A Disaster for St. Elizabeths
The Department of Homeland Security needs a new home, and the campus of St. Elizabeths Hospital needs a new mission. Those are the facts. Matching the needs of the DHS and St. E's, however, is not so simple -- and could be disastrous for one of Washington's most important landmarks and the Southeast neighborhood that adjoins it.
A while back, a panel from the Urban Land Institute studied the site, the community and the market demands in the area. It concluded that a mixed-use, public-private development, possibly involving a federal agency as the anchor tenant, made the most sense. This would bring much-needed revitalization to the campus and community, preserve and reuse important historic buildings, create rehabilitation-based jobs, and draw new residents and business activity to a neighborhood that certainly could use it. Thus, such a match-up would be good for the site and good for the neighborhood.
When my organization, the National Trust for Historic Preservation, included St. Elizabeths on its list of America's 11 Most Endangered Historic Places in 2002, the primary threat was neglect: Several of the hospital's historic buildings were boarded up, and many of those still in use were deteriorating fast. Almost seven years later, the situation hasn't changed much -- except that today a new threat looms over the buildings, landscaped grounds and sweeping vistas of this national landmark.
For three years, the General Services Administration has pursued a seriously flawed plan to make St. Elizabeths the site of a massive headquarters complex for the DHS. In addition to having a hefty price tag (GSA estimates the cost at $3.6 billion), this proposal would overwhelm a site of enormous historic and cultural significance by cramming more than 6 million square feet of buildings and parking into a space that cannot reasonably accommodate even half that. Call it death by shoehorn.
What would local residents get in return for the destruction of one of the city's most important historic places? Not much. In fact, as a Brookings Institution report notes, the GSA plan offers little or no benefit to the neighborhood. Instead of sparking new jobs and spinoff business activity in Ward 8, a part of the city that has suffered from decades of neglect and disinvestment, the DHS complex would be a high-security citadel whose 14,000 employees would have little reason or opportunity to interact with the community outside the gates.
Believing that the Urban Land Institute's approach represents the best way to put St. E's to new and productive use, the National Trust for Historic Preservation has urged the GSA to adopt that plan. We have asked that an alternative site for the DHS be found or that only a part of the department -- such as the U.S. Coast Guard -- be located at St. Elizabeths. We have suggested that some new construction be shifted to the hospital's East Campus, which is home to fewer historic buildings and landscape features. Though it has made some improvements, the GSA hasn't moved far from its original proposal: Its plan, which is to be voted on today by the National Capital Planning Commission, places less development on the West Campus and would raze fewer buildings, but even this modification is diminished by the fact that the preserved structures would effectively be walled off from public access.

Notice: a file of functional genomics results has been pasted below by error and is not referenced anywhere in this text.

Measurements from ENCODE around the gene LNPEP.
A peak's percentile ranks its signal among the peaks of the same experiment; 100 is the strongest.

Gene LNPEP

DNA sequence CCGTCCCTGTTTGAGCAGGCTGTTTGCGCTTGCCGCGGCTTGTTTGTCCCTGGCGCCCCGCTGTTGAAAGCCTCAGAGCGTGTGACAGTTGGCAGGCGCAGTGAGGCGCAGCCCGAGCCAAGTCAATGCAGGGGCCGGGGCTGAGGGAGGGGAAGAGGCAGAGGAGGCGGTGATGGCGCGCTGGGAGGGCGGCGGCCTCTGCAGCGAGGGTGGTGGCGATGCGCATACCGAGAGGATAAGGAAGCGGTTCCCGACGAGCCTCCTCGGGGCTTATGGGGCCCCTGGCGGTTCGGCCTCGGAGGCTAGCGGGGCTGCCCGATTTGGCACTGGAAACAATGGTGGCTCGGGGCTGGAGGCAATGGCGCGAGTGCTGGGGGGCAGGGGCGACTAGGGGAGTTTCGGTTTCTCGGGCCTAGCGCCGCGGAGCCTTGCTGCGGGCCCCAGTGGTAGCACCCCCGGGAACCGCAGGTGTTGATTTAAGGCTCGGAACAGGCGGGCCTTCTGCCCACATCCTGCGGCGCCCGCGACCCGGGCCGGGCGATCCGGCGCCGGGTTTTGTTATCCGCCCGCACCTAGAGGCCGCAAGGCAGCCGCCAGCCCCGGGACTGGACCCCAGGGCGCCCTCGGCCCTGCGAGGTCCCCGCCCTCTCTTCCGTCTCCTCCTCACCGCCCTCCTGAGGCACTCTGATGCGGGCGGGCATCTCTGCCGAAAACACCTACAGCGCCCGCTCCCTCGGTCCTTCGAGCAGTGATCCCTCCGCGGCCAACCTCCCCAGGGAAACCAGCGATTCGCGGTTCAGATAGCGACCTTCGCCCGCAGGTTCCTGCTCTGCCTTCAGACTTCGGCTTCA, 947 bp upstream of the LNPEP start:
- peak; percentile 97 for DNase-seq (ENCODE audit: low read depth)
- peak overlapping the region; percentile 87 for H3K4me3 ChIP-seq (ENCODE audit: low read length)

While the GSA has been working hard to "fast-track" approval of its plan, President-elect Barack Obama has indicated that he may make changes to the structure and operation of the DHS. One of those changes should be a thorough rethinking of St. E's future. Instead of tacitly agreeing to a deeply flawed plan that would spoil one of Washington's special places, the Obama administration should explore options to bring new investment, sensitive redevelopment, viable use and vibrant life to the hospital campus while providing maximum benefit to the neighborhood.
The Department of Homeland Security needs and deserves a consolidated headquarters -- but this campus isn't the place for it. The National Park Service calls the GSA plan "wholly incompatible" with the preservation of St. Elizabeths. What's more, the government's own projections show that after all the tearing down and building up and paving over are done, the St. E's campus still would not provide all the office space the DHS needs. In other words, even after taking over St. Elizabeths, the DHS would continue to operate from scattered locations -- but in the meantime, a unique urban asset would be wasted, a historic treasure would be turned into a fortress and a once-in-a-lifetime opportunity to spark revitalization in a long-neglected neighborhood would be lost.
The writer is president of the National Trust for Historic Preservation.